Sass Jordan, Rebel Moon Blues, album review, Rock and Blues Muse

By Mike O’Cull

Canadian rock vocal queen Sass Jordan has a hot one to offer with her new record Rebel Moon Blues. It comes out March 13th, 2020 on Stony Plain Records and features Jordan following her blues inspirations all the way back home to where they impacted her style of award-winning rock music.

Co-produced by Jordan and D#, the eight-song set brings us Jordan working out on seven well-chosen blues covers and one new original song. It’s her ninth studio album and her first release in almost ten years. These sessions explore blues standards from genre icons like Willie Dixon, Elmore James, Freddie King, Gary Moore, and Rory Gallagher and also contain a new song, “The Key,” that was written in a Tom Petty frame of mind. Through it all, Jordan does a fine job at expanding herself into a new musical realm where her potential is practically limitless.

Jordan is a Juno Award-winner who has been lighting up rooms and blowing minds since her debut album Tell Somebody dropped in 1988. Since those days, Sass has built up a convincing body of work that includes a string of outstanding solo albums, a duet with the legendary Joe Cocker on the soundtrack to the Kevin Costner/Whitney Houston blockbuster The Bodyguard, and six seasons as the sole female judge on Canadian Idol. Her raspy style of blues-inflected singing has definite Janis Joplin overtones and gives any song she takes on a unique personal flavor. She tracked Rebel Moon Blues at Toronto’s Canterbury Music Company studio in a mere three days of off-the-cuff work with The Champagne Hookers, her road band made up of guitarists Chris Caddell and Jimmy Reid, bassist Derrick Brady, and drummer Cassius Pereira and augmented by blues harp wizard Steve Marriner and keyboardist Jesse O’Brien. Everyone played in the same room at the same time and their live energy makes every second of the record sizzle.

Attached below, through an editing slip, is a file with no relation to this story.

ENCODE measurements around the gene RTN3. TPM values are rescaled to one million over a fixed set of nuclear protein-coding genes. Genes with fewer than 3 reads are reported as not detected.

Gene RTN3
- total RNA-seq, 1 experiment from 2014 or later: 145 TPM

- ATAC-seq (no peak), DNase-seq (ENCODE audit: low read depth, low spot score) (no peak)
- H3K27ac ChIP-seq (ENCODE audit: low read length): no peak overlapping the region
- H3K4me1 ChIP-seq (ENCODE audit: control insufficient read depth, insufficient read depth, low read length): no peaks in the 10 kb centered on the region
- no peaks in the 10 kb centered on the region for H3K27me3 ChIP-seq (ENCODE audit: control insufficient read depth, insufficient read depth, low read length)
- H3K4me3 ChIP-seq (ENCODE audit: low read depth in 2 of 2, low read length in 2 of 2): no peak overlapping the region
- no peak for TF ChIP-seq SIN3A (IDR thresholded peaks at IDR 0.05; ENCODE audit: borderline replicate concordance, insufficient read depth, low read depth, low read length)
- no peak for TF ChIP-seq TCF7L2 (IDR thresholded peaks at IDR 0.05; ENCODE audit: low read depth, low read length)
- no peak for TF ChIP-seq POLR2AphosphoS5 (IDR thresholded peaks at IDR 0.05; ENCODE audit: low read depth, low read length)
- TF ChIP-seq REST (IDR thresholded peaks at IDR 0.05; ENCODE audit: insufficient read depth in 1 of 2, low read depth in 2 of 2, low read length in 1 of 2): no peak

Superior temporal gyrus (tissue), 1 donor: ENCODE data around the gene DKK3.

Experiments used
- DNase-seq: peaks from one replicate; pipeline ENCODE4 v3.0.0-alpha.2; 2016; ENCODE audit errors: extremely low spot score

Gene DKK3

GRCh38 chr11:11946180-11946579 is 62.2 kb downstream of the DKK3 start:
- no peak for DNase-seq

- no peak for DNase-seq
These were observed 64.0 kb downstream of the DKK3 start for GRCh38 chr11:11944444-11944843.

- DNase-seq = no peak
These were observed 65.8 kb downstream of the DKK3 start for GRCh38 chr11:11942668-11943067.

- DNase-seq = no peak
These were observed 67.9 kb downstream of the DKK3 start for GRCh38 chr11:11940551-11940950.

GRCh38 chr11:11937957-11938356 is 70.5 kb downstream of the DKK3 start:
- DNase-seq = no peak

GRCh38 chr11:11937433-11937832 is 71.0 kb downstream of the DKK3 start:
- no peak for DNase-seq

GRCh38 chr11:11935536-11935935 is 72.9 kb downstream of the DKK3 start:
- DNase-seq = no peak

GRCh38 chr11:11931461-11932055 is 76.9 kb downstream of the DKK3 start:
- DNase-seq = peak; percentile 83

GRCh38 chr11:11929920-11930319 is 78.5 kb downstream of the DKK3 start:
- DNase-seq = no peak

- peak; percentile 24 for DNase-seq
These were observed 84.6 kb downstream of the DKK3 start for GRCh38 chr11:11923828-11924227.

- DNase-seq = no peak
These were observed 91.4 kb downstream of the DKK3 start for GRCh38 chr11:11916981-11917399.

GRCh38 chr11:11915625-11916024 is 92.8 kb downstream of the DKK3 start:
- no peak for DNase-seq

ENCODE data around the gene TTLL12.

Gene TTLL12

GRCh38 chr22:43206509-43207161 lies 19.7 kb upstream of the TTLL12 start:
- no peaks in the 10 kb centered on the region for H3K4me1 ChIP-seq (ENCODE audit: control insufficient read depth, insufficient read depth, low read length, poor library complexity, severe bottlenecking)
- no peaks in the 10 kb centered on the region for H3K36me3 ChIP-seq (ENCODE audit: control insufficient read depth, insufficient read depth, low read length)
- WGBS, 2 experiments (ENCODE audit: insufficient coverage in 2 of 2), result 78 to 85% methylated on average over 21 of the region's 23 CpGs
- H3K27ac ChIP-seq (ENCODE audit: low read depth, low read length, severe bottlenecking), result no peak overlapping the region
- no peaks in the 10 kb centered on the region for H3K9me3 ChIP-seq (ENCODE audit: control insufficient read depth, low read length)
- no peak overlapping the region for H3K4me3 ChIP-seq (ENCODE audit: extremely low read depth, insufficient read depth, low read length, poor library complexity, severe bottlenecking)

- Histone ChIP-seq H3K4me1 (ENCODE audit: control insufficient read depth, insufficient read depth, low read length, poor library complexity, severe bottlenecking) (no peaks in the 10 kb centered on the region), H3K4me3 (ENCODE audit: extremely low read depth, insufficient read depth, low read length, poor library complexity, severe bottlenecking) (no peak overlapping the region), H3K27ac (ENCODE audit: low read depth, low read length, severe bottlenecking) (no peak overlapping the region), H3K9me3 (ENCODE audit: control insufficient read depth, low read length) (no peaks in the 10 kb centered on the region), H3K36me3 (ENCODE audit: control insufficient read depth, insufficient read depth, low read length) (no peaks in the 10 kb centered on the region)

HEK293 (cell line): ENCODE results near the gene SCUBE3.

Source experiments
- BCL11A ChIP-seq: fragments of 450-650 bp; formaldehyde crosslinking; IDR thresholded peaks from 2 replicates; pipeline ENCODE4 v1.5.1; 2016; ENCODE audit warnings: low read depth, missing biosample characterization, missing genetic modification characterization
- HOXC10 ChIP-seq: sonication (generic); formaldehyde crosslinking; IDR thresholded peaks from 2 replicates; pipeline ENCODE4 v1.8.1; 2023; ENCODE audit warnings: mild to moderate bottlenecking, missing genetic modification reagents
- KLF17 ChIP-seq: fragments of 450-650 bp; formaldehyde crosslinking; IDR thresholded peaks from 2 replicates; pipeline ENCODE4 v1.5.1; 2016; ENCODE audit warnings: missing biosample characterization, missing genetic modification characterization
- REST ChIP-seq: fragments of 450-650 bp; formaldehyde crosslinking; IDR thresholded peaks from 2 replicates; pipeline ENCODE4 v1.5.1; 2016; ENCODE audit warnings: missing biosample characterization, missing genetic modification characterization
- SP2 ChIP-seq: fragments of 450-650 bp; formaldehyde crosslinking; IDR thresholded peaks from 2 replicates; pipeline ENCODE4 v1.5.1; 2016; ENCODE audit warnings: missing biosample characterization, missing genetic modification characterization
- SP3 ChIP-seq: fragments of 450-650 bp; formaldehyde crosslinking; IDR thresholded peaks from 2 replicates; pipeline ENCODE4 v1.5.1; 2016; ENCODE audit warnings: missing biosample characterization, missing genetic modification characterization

There are many familiar songs on Rebel Moon Blues and that’s a big part of its charm. Most listeners will have their own relationships to these tracks already and that allows Jordan to quickly move their emotions and get people on her side. The album opens with her gritty take on Sleepy John Estes’ “Leaving Trunk” and it’s immediately clear that this is a real-deal effort. Jordan sings as if her immortal soul is on the line and the band matches her vibe in kind. Marriner’s harmonica playing is especially mighty here and his tone is as good as it gets.

Sass also turns in a fine, straight-ahead version of Willie Dixon’s “My Babe,” which became harp hero Little Walter’s signature song. In an interesting twist, Jordan performs this and the other typically male-oriented songs on the record without changing the lyrics to reflect her own gender. Hearing a woman sing these titles as they are is already fresh but doing so in today’s social climate makes them relevant, as well. “It’s great that we can get away with doing that now,” Jordan says and she’s right.

Elmore James’ timeless “One Way Out” makes an appearance and, while it leans a bit on the famous Allman Brothers’ version, Sass and company take full charge of it and bend it to their will. One of Rebel Moon Blues’ most stunning moments is Jordan’s take on Gary Moore’s “Still Got The Blues,” a song so identified with Moore that few have the sand to attempt it. Jordan steps up in a big way and scores major points with a powerfully emotive showing on one of the world’s most perfect ballads.

Rebel Moon Blues is a house party from beginning to end and Sass Jordan shows herself to be more than up to the task of interpreting some of the blues’ most famous songs. Her voice never fails and the band behind her is tough and tight. Let’s hope Jordan has another record like this in her. Blues fans are going to jam to this one.

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